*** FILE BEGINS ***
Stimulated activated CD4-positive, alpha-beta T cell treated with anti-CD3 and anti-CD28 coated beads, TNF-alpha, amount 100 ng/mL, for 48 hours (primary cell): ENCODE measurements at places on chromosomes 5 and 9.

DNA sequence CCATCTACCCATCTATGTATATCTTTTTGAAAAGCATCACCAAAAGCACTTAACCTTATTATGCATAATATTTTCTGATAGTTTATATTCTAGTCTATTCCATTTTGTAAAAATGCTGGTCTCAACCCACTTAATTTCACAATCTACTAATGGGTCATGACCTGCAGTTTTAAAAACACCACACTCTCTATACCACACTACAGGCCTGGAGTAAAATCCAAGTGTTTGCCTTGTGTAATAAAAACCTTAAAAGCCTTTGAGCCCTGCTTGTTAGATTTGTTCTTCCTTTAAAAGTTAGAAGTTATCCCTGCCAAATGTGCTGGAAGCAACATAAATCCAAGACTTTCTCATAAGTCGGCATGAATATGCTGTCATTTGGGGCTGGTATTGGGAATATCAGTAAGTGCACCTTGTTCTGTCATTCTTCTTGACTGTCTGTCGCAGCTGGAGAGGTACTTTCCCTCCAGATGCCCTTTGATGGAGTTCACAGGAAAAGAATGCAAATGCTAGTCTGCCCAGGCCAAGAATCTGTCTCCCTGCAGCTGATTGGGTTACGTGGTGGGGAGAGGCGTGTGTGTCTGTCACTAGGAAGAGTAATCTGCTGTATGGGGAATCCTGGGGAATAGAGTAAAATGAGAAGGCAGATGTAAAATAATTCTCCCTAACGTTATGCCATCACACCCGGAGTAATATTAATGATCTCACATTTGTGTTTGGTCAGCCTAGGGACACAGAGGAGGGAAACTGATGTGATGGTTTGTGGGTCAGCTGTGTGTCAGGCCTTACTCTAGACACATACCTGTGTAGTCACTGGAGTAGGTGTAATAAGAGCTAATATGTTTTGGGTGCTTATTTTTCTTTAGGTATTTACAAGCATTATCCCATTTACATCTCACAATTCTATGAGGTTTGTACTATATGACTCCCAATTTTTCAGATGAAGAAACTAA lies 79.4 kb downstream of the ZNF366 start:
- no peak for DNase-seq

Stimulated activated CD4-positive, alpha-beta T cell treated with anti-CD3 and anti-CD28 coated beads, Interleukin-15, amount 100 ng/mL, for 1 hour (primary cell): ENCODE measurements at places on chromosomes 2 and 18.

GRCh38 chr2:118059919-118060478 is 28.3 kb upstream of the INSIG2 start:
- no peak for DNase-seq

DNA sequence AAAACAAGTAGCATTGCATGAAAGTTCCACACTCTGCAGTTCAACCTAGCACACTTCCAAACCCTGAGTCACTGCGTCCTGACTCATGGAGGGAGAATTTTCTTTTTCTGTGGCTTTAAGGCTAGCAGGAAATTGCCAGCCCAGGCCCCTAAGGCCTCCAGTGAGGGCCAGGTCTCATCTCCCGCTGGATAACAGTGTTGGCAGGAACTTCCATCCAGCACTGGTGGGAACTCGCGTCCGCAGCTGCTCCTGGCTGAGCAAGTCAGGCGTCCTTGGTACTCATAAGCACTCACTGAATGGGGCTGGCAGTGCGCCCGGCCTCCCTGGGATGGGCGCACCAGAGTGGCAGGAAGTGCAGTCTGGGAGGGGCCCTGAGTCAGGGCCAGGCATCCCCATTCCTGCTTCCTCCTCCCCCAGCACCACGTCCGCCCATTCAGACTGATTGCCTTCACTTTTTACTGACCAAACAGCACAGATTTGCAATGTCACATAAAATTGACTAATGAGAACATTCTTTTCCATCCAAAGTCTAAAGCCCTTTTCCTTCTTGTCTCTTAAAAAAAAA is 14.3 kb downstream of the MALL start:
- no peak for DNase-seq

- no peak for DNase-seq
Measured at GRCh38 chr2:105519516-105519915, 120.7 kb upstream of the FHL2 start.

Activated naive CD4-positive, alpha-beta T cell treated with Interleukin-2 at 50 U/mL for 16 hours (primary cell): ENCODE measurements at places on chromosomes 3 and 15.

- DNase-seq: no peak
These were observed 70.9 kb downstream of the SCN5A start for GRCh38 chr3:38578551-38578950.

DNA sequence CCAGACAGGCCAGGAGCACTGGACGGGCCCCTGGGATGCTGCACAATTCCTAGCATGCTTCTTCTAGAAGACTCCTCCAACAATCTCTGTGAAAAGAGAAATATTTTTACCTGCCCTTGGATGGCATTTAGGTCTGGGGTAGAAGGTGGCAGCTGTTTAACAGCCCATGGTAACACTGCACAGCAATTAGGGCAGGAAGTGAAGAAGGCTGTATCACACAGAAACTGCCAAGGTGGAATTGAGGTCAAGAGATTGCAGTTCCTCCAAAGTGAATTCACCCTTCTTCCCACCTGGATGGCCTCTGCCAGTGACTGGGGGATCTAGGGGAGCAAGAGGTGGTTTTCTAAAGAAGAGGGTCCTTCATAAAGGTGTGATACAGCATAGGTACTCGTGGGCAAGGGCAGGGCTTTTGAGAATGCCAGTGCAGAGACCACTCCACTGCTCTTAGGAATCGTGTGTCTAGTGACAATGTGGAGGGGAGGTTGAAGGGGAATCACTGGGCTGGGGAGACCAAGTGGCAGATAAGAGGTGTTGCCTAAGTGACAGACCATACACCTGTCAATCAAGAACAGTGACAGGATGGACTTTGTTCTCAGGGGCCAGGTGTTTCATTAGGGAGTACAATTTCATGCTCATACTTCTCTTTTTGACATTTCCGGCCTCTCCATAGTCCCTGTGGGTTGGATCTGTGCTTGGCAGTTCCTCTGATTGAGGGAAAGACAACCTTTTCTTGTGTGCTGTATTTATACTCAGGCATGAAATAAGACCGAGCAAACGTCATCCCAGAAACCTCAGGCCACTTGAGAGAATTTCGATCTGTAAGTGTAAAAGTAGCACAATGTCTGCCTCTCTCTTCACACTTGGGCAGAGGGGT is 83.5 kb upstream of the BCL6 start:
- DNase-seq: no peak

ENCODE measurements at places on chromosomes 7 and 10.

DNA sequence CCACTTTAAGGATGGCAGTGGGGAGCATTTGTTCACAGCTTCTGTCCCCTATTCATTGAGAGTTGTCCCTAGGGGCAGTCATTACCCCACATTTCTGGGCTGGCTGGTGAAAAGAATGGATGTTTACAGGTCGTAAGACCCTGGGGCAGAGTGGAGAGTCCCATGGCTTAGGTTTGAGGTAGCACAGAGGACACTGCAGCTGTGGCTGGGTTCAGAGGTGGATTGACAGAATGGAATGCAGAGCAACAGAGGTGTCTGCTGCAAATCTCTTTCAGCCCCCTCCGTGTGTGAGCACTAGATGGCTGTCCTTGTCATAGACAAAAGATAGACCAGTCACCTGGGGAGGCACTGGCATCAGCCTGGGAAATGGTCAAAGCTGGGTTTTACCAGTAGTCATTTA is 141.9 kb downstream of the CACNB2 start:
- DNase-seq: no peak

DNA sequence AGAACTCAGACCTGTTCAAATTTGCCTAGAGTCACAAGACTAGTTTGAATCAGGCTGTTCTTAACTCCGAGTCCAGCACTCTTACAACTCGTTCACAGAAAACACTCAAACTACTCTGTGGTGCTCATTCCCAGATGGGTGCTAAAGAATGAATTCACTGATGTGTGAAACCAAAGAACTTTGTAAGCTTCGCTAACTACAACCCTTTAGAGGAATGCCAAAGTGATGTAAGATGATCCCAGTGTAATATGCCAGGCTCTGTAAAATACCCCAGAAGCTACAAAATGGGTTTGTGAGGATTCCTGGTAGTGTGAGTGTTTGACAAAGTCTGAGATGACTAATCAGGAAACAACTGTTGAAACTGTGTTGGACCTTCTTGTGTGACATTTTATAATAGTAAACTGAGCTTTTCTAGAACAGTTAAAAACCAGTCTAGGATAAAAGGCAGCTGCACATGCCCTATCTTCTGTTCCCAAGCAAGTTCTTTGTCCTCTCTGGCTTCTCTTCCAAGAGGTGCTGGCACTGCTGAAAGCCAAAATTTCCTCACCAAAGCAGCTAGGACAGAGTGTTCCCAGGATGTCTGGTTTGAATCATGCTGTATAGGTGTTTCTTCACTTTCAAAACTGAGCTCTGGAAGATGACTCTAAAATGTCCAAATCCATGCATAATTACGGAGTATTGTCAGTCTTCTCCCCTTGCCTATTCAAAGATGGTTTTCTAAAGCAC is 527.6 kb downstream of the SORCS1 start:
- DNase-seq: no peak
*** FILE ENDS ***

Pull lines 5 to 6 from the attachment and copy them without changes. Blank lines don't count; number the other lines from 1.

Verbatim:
GRCh38 chr2:118059919-118060478 is 28.3 kb upstream of the INSIG2 start:
- no peak for DNase-seq